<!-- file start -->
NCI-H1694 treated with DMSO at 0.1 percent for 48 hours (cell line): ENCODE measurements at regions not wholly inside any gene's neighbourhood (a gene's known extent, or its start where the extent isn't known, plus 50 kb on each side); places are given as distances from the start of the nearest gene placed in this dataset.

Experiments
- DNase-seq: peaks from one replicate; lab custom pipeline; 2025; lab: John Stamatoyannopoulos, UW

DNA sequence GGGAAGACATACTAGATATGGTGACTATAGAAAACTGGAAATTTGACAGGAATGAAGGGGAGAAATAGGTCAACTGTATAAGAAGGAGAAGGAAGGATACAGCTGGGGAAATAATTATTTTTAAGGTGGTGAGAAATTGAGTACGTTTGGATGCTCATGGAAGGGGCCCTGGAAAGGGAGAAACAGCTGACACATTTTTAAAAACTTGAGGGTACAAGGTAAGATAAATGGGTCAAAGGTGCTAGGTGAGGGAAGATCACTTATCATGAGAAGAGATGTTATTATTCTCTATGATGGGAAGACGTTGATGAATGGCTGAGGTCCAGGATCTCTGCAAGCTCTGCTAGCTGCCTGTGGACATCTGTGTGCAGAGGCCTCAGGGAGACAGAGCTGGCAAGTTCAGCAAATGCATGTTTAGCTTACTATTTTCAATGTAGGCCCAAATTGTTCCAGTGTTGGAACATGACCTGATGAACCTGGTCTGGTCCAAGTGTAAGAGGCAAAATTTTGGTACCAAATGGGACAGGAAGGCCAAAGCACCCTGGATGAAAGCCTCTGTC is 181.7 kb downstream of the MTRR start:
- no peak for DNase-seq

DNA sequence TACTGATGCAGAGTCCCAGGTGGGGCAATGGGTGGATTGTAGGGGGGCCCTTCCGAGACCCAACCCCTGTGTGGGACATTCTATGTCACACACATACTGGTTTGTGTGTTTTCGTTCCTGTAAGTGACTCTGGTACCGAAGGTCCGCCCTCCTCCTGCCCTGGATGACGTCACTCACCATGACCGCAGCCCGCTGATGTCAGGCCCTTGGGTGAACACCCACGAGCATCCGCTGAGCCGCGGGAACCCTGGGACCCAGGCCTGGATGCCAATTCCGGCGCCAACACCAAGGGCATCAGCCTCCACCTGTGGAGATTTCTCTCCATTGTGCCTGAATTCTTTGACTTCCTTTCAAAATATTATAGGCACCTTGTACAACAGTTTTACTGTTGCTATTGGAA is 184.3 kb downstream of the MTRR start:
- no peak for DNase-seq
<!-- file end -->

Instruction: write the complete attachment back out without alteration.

NCI-H1694 treated with DMSO at 0.1 percent for 48 hours (cell line): ENCODE measurements at regions not wholly inside any gene's neighbourhood (a gene's known extent, or its start where the extent isn't known, plus 50 kb on each side); places are given as distances from the start of the nearest gene placed in this dataset.

Experiments
- DNase-seq: peaks from one replicate; lab custom pipeline; 2025; lab: John Stamatoyannopoulos, UW

DNA sequence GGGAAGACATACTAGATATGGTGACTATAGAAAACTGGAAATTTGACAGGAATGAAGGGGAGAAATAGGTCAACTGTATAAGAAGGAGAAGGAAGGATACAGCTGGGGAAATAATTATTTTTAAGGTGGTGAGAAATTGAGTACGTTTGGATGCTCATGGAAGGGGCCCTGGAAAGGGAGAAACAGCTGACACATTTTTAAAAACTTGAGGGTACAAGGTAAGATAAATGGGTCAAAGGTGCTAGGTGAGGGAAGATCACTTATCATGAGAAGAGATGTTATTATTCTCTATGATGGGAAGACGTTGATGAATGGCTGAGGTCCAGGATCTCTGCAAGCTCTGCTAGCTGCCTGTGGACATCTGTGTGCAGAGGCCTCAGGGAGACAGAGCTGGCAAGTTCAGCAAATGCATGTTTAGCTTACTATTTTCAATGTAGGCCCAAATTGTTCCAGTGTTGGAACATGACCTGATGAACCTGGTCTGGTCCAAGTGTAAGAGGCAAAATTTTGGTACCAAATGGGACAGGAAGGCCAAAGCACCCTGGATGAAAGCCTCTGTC is 181.7 kb downstream of the MTRR start:
- no peak for DNase-seq

DNA sequence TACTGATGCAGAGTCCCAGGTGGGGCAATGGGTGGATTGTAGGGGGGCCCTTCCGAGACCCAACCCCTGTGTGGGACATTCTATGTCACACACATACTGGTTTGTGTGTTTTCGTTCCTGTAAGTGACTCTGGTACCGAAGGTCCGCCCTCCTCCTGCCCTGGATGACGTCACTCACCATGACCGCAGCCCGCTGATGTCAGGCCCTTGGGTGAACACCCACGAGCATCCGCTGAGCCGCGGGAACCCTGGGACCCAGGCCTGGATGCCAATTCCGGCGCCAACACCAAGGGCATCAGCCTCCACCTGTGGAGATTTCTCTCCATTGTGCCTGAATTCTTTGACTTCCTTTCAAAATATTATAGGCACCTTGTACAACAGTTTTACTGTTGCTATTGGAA is 184.3 kb downstream of the MTRR start:
- no peak for DNase-seq